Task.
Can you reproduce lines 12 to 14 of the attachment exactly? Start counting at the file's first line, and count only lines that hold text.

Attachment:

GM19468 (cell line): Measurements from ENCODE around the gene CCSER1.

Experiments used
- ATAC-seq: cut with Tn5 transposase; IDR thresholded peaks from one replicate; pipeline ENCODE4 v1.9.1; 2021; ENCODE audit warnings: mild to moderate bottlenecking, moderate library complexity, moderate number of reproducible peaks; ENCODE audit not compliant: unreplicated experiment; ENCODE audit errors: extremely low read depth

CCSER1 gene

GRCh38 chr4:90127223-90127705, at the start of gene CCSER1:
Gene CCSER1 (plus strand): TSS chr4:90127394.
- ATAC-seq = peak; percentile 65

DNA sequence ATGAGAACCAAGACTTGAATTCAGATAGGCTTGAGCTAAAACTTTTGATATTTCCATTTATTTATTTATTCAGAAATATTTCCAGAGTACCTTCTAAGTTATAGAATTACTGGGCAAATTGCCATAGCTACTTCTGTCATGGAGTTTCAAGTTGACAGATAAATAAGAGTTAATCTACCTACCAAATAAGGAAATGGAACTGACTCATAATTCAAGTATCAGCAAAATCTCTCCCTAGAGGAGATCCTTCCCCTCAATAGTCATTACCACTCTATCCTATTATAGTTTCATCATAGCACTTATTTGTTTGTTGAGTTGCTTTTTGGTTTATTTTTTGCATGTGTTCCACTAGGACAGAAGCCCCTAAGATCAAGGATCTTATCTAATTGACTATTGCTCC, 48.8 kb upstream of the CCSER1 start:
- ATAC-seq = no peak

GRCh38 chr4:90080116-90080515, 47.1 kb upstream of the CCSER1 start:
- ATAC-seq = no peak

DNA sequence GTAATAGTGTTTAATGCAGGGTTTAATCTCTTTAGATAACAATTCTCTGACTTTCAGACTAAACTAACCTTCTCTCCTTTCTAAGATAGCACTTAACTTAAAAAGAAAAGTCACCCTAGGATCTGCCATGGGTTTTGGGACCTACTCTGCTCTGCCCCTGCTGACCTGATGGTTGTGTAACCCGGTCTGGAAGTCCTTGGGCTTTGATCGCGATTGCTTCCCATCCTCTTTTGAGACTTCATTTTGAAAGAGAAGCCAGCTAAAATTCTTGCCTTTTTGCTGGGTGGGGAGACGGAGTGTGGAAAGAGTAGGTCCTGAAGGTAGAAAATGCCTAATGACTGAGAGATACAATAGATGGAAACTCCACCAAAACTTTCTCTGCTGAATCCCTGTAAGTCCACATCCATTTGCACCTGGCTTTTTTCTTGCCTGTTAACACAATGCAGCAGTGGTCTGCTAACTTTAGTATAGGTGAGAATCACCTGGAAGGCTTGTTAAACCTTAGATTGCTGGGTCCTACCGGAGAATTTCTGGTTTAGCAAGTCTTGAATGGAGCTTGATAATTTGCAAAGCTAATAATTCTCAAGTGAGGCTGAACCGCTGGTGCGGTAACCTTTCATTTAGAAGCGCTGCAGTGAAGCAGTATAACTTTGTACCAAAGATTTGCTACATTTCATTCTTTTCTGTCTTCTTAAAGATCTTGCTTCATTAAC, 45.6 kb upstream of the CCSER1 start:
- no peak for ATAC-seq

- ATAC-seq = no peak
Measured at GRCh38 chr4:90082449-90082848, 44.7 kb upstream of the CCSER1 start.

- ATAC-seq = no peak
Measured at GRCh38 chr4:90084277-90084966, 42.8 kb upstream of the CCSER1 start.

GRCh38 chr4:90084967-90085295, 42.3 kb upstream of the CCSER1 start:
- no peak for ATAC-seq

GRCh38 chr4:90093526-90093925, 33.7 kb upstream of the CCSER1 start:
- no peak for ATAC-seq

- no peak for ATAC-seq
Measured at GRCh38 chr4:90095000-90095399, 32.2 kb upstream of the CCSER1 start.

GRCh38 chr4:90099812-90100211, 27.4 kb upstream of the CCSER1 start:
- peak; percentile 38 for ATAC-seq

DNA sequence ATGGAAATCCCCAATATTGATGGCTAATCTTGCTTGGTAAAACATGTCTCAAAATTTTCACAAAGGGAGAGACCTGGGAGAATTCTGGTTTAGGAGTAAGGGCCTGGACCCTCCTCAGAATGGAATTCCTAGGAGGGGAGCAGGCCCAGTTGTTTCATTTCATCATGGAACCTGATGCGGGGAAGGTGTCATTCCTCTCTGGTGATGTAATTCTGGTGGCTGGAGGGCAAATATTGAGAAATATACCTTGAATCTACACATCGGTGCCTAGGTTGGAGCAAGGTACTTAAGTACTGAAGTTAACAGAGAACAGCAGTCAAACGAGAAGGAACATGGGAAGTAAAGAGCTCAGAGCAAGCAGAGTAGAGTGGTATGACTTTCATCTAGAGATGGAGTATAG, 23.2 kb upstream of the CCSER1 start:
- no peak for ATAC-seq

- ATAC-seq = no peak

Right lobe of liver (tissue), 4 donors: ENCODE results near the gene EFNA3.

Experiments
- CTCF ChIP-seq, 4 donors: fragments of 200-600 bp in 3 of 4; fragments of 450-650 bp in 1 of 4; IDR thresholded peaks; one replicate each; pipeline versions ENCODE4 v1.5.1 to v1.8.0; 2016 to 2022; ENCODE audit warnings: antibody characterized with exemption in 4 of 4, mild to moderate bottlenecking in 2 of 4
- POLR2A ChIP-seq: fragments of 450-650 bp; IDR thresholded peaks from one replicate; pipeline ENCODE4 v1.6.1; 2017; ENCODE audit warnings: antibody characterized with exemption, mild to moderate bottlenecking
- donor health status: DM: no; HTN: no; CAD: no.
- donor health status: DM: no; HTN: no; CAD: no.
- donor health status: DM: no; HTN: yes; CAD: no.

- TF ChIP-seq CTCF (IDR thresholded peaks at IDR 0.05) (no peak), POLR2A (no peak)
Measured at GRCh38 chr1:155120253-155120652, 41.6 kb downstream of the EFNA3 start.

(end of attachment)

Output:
DNA sequence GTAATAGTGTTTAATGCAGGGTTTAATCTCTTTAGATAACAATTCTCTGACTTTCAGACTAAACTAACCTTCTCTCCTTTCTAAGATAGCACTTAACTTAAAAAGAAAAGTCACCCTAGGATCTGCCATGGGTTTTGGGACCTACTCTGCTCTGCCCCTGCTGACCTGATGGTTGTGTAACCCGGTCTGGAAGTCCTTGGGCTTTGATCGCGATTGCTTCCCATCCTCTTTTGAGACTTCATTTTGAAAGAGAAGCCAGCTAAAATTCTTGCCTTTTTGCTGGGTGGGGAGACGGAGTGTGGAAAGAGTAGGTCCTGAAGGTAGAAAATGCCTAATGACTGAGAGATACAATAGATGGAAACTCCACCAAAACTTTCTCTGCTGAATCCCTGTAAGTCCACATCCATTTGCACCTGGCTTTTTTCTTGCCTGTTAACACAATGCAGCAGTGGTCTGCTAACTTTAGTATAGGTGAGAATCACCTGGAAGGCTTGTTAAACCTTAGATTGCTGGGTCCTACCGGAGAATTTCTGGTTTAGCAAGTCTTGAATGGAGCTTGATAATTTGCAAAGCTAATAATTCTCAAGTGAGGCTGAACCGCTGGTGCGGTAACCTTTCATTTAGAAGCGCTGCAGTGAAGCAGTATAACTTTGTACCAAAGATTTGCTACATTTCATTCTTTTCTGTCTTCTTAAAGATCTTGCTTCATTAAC, 45.6 kb upstream of the CCSER1 start:
- no peak for ATAC-seq

- ATAC-seq = no peak